This story describes how a musician can begin to develop a healthy instrumental technique by having an open mind and focusing on simple, comfortable movements, rather than overexerting physically or mentally. Although the story is about a beginner, all of us, no matter how advanced or professional, need to be able to drop our agendas and tune into this fresh, inquisitive state of mind—to look, listen, and feel into our playing as though we’re beginners.
Seeing her child enjoy practicing the piano, Georgia became inspired to play herself and looked for a teacher who would suit her as an adult. In her first email to me, she expressed genuine and delightful motivation, and she arrived at my studio fresh and eager to learn. I was taken with her natural joy, curiosity, and self-awareness.
From the beginning, I told her it didn’t matter if she was able to produce sound right away with every finger—that the foundation of her piano technique would be to use minimum effort—to make each finger and arm movement simply and correctly so that her coordination would develop naturally.
And for the first couple of lessons, her movements often didn’t produce sound. But I could see that she was using her hands and arms well, and I knew it was just a matter of time before the sound came.
Amazingly, Georgia herself wasn’t the least bit concerned that she sometimes wasn’t getting sound out of the piano. She trusted the process and seemed content simply learning how to use her playing mechanism well. I enjoyed working with her.
Then suddenly, at her third or fourth lesson, the sound was consistently there. And what a beautiful sound it was! Open and warm, just lovely.
You know how it is, when blossoms suddenly appear in early spring. Or maybe you’ve been fortunate enough to see a baby take her first steps. Or even to witness childbirth itself. It’s miraculous.
And somehow, when a student begins to take her first steps—either in learning the piano or in relearning how to use her hands after playing for years with too much tension—each tiny step excites me.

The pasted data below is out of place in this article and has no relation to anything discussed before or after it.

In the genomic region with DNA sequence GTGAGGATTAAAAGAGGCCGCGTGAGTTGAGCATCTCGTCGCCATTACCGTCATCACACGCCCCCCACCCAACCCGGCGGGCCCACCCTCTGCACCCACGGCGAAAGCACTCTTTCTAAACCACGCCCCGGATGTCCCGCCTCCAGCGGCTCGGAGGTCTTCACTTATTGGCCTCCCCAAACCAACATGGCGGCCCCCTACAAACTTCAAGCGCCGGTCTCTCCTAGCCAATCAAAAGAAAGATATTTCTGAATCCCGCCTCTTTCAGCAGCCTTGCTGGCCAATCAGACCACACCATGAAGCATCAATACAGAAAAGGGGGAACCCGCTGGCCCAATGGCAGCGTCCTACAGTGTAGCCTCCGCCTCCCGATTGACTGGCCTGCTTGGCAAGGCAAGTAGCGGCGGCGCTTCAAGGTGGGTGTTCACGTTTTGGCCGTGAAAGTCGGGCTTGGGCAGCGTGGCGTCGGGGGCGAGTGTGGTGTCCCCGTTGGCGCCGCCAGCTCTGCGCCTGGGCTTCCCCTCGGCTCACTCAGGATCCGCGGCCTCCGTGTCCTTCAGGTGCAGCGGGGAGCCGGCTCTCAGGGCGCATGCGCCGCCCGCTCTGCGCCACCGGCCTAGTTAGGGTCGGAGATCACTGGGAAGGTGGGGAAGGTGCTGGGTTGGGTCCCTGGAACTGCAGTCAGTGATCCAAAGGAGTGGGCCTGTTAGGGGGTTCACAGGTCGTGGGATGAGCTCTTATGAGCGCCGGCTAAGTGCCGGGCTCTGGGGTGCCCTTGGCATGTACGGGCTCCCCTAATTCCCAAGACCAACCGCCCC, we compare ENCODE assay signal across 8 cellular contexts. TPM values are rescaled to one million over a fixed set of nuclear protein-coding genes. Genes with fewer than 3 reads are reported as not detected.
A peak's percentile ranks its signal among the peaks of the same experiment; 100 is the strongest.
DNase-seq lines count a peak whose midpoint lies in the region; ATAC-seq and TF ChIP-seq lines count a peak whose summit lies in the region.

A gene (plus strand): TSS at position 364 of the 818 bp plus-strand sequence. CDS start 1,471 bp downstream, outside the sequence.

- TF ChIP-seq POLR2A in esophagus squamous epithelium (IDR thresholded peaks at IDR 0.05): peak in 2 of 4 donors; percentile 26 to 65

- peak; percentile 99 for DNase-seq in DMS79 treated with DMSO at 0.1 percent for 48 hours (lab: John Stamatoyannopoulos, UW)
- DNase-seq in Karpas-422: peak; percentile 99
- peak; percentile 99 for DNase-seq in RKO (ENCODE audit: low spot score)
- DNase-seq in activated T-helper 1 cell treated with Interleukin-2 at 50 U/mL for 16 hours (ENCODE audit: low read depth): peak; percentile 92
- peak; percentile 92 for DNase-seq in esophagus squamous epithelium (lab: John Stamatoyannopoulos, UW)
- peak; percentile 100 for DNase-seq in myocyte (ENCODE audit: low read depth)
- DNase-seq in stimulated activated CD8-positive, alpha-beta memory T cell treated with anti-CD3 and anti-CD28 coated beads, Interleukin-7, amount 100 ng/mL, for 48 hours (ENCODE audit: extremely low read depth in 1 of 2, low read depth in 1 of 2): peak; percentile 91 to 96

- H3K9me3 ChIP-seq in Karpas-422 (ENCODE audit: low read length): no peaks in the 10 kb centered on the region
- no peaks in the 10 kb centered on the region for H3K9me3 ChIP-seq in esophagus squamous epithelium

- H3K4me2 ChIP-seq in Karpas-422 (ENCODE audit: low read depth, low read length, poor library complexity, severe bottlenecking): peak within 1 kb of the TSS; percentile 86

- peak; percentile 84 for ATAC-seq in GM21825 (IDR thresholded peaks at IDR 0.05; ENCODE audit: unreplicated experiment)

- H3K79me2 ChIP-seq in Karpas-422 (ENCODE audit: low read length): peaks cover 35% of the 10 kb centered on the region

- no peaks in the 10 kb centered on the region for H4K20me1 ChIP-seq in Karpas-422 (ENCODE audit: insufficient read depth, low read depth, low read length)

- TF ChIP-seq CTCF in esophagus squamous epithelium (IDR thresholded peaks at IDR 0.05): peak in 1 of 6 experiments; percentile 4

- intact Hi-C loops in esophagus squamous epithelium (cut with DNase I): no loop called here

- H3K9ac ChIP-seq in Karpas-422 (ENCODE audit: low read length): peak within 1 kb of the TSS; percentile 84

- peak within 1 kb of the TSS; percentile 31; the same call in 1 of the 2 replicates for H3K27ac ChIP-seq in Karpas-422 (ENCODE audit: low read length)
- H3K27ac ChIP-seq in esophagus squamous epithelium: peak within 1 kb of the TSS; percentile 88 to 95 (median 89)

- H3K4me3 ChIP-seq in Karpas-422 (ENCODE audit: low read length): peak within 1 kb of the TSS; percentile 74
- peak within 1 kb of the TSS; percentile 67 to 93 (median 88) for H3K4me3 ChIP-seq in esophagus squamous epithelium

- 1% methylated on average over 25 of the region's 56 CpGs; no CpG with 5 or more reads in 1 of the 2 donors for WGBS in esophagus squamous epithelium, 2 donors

Partly because I know they’ve taken the first step of an amazing journey— the journey toward full self expression at the piano.
But it’s even more than that.
Whenever we try something new, we enter a new world: the world of possibility.
In the Zen tradition, being open to the world of possibility is known as “beginner’s mind.” As they explain it, “In the mind of the beginner there are many possibilities. In the mind of the expert there are few.”
Whether I am teaching a beginner or a professional pianist, every time I show them new ideas about piano technique, I feel the energy of creation itself. I feel something happening that has not happened before. It’s almost as though I can see the cells multiplying in their body, their intelligence growing, their life force expanding and becoming stronger. I feel incredibly fortunate to participate in the experience.
Thank you, Georgia. I look forward to watching your playing grow and develop. And thank you to all of my amazing, trusting, brilliant students, who are open to learning and growing. It’s a privilege to inhabit the world of possibility with you and to accompany you on your journey.
Here’s to more expressive freedom in your performances!
P.S. I invite all of you to consider diving deep into your potential by applying to the Art of Practicing Institute’s legendary summer program. Spend a week discovering a whole new world of musicality inside yourself, in the company of like-minded musicians from all over. It’s a knockout!